Triggering Threat, Drive and Soothing: Differences in HRV patterns between forensic boys and male community adolescents

Triggering Threat, Drive and Soothing: Differences in HRV patterns between forensic boys and male community adolescents

Triggering Threat, Drive and Soothing: Differences in HRV patterns between forensic boys and male community adolescents

Individual presentation16Rúben Sousa, University of Coimbra, Portugal

Room 1CWed 10:45 - 12:15

The capacity for adaptive emotion regulation is paramount in adolescence. The tripartite model of affect regulation proposes the existence of three emotion regulation systems (i.e., Threat, Drive and Soothing), designed for survival. An unbalanced functioning of these systems associates with greater risk for the development of psychopathology, specifically Conduct Disorder (CD). Youths with CD generally develop in hostile environments, present higher levels of negative emotions and display different emotion regulation patterns when compared to their normative peers. On the other hand, heart rate variability (HRV) has been reported as an accurate index of emotion regulation. However, there is no study exploring specific HRV patterns for each system while comparing healthy and disturbed adolescents. This study aimed to explore differences in HRV patterns between community males (n = 97) and male young offenders (n = 99), aged between 14 and 18 years old, when triggering the three emotion regulation systems. Data was collected for resting, reactivity and recovering phases, following a standardized experimental procedure. Results showed that in both samples, the threat and drive systems were associated with decreased HRV. Remarkably, while for community males the soothing system associated with increases in HRV, young offenders displayed decreases in parasympathetic nervous system activity, which seems to mirror threat like physiological responses. These physiological findings suggest that young offenders seem to present an underdeveloped/suppressed soothing system when compared to their normative peers. Following these findings, at the beginning of the psychotherapeutic process, attempts to boost the soothing system of young offenders should be cautious.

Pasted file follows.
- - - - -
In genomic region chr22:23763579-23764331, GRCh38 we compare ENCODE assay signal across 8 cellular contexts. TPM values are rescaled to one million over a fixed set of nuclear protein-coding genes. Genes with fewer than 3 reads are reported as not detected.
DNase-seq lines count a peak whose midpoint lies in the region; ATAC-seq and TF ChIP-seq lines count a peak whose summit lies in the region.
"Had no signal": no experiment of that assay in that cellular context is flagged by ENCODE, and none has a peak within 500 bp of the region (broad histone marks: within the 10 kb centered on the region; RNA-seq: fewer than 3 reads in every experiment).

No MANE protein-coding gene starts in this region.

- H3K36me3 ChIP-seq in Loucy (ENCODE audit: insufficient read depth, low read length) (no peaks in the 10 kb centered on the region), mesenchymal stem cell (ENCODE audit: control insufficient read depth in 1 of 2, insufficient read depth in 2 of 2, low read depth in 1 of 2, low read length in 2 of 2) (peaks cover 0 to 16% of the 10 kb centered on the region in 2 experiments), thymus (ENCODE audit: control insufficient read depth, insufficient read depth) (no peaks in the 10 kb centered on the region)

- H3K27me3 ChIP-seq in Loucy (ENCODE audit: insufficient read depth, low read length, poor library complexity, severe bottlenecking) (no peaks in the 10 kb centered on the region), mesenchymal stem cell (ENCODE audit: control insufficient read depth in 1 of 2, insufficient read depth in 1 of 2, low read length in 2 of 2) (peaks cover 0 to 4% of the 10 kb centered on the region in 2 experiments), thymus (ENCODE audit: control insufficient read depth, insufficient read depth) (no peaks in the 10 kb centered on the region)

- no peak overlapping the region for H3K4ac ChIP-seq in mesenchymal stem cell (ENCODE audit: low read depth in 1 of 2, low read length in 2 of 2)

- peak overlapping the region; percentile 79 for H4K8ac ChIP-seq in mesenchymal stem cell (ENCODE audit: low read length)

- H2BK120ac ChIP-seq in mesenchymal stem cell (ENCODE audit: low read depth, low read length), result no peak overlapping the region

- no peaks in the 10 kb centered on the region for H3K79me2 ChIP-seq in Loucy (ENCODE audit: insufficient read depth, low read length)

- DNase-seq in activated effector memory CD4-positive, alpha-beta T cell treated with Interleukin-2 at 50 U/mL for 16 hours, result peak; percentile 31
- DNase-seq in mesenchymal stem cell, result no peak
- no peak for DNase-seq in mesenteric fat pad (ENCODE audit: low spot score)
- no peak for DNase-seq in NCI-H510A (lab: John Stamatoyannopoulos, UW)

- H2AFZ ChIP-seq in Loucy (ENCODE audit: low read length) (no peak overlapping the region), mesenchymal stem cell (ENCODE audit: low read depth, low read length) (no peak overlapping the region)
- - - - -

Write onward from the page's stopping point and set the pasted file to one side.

Co-author(s): Daniel Rijo, Nicola Petrocchi, Paul Gilbert

Assessment and treatment of young and/or adolescent offenders
adolescence, heart rate variability, male young offenders, tripartite model of affect regulation
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